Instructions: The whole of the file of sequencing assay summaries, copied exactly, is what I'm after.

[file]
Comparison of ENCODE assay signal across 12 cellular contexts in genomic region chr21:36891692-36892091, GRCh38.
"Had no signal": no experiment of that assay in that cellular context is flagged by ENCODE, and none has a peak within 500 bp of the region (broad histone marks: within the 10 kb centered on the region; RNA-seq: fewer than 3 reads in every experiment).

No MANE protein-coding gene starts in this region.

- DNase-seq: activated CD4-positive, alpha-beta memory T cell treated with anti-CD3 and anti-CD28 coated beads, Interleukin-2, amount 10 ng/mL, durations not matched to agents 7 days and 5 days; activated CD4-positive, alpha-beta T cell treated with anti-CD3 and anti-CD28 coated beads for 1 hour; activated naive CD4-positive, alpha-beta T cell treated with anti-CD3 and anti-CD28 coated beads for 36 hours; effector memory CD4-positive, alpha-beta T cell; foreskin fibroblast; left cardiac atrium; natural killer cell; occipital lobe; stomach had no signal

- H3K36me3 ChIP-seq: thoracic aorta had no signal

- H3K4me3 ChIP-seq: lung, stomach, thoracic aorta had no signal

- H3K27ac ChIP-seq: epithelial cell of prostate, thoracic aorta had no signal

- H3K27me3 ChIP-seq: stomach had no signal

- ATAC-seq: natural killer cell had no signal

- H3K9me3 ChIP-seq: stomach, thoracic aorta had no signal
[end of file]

Comparison of ENCODE assay signal across 12 cellular contexts in genomic region chr21:36891692-36892091, GRCh38.
"Had no signal": no experiment of that assay in that cellular context is flagged by ENCODE, and none has a peak within 500 bp of the region (broad histone marks: within the 10 kb centered on the region; RNA-seq: fewer than 3 reads in every experiment).

No MANE protein-coding gene starts in this region.

- DNase-seq: activated CD4-positive, alpha-beta memory T cell treated with anti-CD3 and anti-CD28 coated beads, Interleukin-2, amount 10 ng/mL, durations not matched to agents 7 days and 5 days; activated CD4-positive, alpha-beta T cell treated with anti-CD3 and anti-CD28 coated beads for 1 hour; activated naive CD4-positive, alpha-beta T cell treated with anti-CD3 and anti-CD28 coated beads for 36 hours; effector memory CD4-positive, alpha-beta T cell; foreskin fibroblast; left cardiac atrium; natural killer cell; occipital lobe; stomach had no signal

- H3K36me3 ChIP-seq: thoracic aorta had no signal

- H3K4me3 ChIP-seq: lung, stomach, thoracic aorta had no signal

- H3K27ac ChIP-seq: epithelial cell of prostate, thoracic aorta had no signal

- H3K27me3 ChIP-seq: stomach had no signal

- ATAC-seq: natural killer cell had no signal

- H3K9me3 ChIP-seq: stomach, thoracic aorta had no signal